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121-year-old chocolate bar having royal connections is found in an attic

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Manish Saini
Manish works as a Journalist and writer at Revyuh.com. He has studied Political Science and graduated from Delhi University. He is a Political engineer, fascinated by politics, and traditional businesses. He is also attached to many NGO's in the country and helping poor children to get the basic education. Email: Manish (at) revyuh (dot) com

A chocolate bar that was given to a soldier as a morale-booster to British troops during the Second Boer War has been found in the attic of a National Trust property in the UK after 121 years.

The candy, still in its original wrapping, was found at Oxburgh Hall in Norfolk. The bar was stored in the case of a military helmet that had belonged to the eighth baronet, Sir Henry Edward Paston-Bedingfeld, who served in the armed conflict.

“Although it no longer looks appetising and is well past its use-by date – you wouldn’t want it as your Easter treat – it is still complete and a remarkable find,” said Anna Forrest, representing the National Trust for Places of Historic Interest or Natural Beauty in the UK.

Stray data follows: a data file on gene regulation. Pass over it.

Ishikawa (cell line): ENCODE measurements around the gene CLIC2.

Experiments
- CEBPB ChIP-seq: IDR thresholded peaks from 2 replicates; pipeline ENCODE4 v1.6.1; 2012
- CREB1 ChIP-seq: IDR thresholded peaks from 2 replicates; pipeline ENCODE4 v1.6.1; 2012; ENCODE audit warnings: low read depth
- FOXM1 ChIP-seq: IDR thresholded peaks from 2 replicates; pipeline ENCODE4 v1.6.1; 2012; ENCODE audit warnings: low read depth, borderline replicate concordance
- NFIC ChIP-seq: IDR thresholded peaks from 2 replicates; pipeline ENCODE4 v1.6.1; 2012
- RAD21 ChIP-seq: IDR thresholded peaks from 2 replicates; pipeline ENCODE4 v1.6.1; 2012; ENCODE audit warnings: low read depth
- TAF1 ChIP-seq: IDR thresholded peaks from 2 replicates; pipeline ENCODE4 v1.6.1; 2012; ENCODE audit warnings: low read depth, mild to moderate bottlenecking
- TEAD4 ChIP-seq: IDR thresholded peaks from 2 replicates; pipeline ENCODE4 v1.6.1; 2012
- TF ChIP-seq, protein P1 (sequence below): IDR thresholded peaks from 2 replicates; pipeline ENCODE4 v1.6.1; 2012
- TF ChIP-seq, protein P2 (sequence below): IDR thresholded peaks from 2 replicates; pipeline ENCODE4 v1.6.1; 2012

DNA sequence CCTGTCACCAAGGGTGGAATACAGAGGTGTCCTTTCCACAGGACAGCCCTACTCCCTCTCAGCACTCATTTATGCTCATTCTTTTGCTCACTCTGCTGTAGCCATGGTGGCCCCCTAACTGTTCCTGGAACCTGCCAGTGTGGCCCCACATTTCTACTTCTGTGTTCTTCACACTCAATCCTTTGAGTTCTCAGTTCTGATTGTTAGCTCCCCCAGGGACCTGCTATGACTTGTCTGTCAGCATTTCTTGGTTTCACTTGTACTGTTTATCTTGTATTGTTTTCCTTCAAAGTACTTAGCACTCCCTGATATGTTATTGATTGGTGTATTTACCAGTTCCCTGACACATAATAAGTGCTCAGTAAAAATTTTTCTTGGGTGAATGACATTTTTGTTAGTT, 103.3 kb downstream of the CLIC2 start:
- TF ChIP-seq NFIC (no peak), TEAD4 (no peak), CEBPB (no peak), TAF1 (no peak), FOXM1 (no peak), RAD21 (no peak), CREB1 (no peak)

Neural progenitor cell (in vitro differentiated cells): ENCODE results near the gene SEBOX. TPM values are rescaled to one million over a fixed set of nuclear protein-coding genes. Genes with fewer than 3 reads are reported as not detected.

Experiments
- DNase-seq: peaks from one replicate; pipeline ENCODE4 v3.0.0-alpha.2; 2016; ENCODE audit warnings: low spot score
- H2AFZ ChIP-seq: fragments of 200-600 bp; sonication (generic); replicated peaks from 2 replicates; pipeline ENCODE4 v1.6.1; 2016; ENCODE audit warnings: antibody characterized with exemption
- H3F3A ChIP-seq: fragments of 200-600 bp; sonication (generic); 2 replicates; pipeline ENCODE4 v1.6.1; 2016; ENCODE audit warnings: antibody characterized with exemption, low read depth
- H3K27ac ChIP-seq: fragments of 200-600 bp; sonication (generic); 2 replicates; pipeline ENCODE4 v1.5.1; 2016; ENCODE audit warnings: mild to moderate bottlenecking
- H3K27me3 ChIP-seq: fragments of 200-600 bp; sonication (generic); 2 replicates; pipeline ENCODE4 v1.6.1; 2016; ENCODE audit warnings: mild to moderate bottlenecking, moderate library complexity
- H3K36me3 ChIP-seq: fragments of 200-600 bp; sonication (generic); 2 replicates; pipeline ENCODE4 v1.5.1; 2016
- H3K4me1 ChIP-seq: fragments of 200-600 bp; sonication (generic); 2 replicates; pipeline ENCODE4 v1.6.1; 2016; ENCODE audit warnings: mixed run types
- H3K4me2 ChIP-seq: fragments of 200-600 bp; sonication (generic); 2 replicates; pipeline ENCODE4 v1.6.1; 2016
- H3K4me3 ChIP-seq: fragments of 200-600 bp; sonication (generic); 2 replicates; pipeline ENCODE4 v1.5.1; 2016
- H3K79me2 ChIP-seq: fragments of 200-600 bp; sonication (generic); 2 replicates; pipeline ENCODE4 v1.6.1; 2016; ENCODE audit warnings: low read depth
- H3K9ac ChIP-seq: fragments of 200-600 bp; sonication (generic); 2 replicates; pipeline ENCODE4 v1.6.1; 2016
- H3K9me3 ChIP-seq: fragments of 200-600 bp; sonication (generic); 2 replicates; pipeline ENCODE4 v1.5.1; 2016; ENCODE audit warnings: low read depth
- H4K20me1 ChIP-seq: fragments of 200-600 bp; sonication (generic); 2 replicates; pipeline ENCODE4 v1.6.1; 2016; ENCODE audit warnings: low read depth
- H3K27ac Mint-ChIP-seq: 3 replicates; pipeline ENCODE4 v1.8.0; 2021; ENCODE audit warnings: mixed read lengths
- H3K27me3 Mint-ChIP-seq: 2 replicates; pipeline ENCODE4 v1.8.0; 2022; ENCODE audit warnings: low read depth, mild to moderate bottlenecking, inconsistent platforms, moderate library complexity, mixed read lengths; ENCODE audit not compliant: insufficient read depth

“We can only assume that the 8th Baronet kept the chocolate with the helmet as a memento of his time in the Boer War.”

The chocolate in question was commissioned by Queen Victoria in 1900. More than 100,000 cans like the one found each containing half a pound of pure chocolate were produced to be sent to the soldiers.

The Second Boer War, also called the Anglo-Boer War, was a conflict between the British Empire and the founders of two independent Boer republics in northeast South Africa. Started in 1899, the conflict lasted three years.

Each of the English soldiers on the battlefront was sent a tin with chocolate, which had the inscription South Africa 1900 and the phrase I wish you a happy New Year, written in the monarch’s handwriting.

Because it was a gift from the queen herself, many soldiers decided to keep their chocolate cans. Some even sent them home to be properly stored.

While some cans survive, few can be traced. In addition, those that still contain chocolate in their interior more than 120 years later are very rare.

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